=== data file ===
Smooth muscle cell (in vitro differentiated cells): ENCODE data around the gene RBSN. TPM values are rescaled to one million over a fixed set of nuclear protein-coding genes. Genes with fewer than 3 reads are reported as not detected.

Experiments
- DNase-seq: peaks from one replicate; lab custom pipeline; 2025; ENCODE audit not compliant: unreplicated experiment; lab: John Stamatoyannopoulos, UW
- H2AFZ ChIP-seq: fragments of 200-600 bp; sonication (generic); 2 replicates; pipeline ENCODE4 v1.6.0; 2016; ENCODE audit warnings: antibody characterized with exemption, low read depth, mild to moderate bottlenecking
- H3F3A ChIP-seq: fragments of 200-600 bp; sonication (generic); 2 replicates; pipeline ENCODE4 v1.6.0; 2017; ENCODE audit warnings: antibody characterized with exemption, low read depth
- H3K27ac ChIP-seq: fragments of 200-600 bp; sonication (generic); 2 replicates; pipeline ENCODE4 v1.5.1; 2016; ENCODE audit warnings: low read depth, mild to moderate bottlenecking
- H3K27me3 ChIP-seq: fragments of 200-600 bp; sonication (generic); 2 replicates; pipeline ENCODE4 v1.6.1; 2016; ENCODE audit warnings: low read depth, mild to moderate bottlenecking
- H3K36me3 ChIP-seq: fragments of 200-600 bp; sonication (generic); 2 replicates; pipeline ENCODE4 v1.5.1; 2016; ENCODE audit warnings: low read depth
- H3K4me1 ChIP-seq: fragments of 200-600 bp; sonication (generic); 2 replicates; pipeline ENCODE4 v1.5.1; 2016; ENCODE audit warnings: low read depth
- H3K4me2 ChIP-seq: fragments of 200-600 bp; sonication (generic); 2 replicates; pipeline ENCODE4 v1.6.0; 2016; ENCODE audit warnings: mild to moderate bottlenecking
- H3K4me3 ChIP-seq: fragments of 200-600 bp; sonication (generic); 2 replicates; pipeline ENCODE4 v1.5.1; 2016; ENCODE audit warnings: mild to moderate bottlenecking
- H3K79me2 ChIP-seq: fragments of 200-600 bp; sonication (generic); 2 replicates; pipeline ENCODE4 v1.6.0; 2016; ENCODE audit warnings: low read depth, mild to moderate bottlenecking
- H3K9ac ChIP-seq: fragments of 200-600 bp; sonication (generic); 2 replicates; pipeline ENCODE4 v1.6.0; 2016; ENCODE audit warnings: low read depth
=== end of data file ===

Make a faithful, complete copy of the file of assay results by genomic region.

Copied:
Smooth muscle cell (in vitro differentiated cells): ENCODE data around the gene RBSN. TPM values are rescaled to one million over a fixed set of nuclear protein-coding genes. Genes with fewer than 3 reads are reported as not detected.

Experiments
- DNase-seq: peaks from one replicate; lab custom pipeline; 2025; ENCODE audit not compliant: unreplicated experiment; lab: John Stamatoyannopoulos, UW
- H2AFZ ChIP-seq: fragments of 200-600 bp; sonication (generic); 2 replicates; pipeline ENCODE4 v1.6.0; 2016; ENCODE audit warnings: antibody characterized with exemption, low read depth, mild to moderate bottlenecking
- H3F3A ChIP-seq: fragments of 200-600 bp; sonication (generic); 2 replicates; pipeline ENCODE4 v1.6.0; 2017; ENCODE audit warnings: antibody characterized with exemption, low read depth
- H3K27ac ChIP-seq: fragments of 200-600 bp; sonication (generic); 2 replicates; pipeline ENCODE4 v1.5.1; 2016; ENCODE audit warnings: low read depth, mild to moderate bottlenecking
- H3K27me3 ChIP-seq: fragments of 200-600 bp; sonication (generic); 2 replicates; pipeline ENCODE4 v1.6.1; 2016; ENCODE audit warnings: low read depth, mild to moderate bottlenecking
- H3K36me3 ChIP-seq: fragments of 200-600 bp; sonication (generic); 2 replicates; pipeline ENCODE4 v1.5.1; 2016; ENCODE audit warnings: low read depth
- H3K4me1 ChIP-seq: fragments of 200-600 bp; sonication (generic); 2 replicates; pipeline ENCODE4 v1.5.1; 2016; ENCODE audit warnings: low read depth
- H3K4me2 ChIP-seq: fragments of 200-600 bp; sonication (generic); 2 replicates; pipeline ENCODE4 v1.6.0; 2016; ENCODE audit warnings: mild to moderate bottlenecking
- H3K4me3 ChIP-seq: fragments of 200-600 bp; sonication (generic); 2 replicates; pipeline ENCODE4 v1.5.1; 2016; ENCODE audit warnings: mild to moderate bottlenecking
- H3K79me2 ChIP-seq: fragments of 200-600 bp; sonication (generic); 2 replicates; pipeline ENCODE4 v1.6.0; 2016; ENCODE audit warnings: low read depth, mild to moderate bottlenecking
- H3K9ac ChIP-seq: fragments of 200-600 bp; sonication (generic); 2 replicates; pipeline ENCODE4 v1.6.0; 2016; ENCODE audit warnings: low read depth